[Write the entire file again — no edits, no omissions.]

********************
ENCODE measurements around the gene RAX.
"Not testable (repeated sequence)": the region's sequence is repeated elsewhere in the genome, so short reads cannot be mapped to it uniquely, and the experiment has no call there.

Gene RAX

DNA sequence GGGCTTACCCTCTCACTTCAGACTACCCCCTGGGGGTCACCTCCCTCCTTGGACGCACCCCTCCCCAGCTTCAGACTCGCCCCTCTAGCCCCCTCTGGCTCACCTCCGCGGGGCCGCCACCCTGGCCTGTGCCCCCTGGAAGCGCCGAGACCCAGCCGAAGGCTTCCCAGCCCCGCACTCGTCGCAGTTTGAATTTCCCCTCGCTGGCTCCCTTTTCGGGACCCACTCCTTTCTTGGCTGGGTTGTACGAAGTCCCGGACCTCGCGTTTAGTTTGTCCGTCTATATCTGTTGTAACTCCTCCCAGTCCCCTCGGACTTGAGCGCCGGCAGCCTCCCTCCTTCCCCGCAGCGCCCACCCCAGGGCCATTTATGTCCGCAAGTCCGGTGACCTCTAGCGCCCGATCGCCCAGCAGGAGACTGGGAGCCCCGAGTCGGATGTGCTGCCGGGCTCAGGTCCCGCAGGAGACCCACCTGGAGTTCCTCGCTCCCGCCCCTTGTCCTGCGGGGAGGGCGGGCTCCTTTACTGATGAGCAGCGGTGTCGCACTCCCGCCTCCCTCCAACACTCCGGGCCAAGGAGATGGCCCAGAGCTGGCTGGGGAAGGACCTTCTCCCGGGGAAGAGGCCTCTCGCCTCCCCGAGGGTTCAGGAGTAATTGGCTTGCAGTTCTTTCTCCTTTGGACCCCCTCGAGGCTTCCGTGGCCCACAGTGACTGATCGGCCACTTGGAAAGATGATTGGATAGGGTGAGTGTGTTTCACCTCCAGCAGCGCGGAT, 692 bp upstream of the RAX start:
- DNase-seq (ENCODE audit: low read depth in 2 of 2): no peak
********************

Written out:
ENCODE measurements around the gene RAX.
"Not testable (repeated sequence)": the region's sequence is repeated elsewhere in the genome, so short reads cannot be mapped to it uniquely, and the experiment has no call there.

Gene RAX

DNA sequence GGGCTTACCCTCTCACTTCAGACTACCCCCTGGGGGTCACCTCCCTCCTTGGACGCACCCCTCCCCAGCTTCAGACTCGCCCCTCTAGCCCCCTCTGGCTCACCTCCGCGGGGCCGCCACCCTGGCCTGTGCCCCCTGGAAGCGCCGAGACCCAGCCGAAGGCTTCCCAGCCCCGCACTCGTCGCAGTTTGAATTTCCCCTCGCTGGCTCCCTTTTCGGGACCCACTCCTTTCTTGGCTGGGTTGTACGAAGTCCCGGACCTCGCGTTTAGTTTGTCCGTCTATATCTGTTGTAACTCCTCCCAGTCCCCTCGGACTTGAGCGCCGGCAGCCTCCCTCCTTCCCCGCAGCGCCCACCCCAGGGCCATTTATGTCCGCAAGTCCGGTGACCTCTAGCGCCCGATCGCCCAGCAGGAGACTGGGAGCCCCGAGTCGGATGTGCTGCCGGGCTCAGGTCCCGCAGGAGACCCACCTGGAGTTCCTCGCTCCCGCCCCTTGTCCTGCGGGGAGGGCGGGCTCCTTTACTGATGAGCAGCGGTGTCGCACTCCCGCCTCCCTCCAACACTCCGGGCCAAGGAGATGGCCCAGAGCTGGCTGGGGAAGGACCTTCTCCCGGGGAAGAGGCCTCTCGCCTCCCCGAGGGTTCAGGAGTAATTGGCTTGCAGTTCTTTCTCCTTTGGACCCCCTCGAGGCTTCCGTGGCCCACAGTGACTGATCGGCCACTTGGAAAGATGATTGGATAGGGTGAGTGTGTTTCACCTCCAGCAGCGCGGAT, 692 bp upstream of the RAX start:
- DNase-seq (ENCODE audit: low read depth in 2 of 2): no peak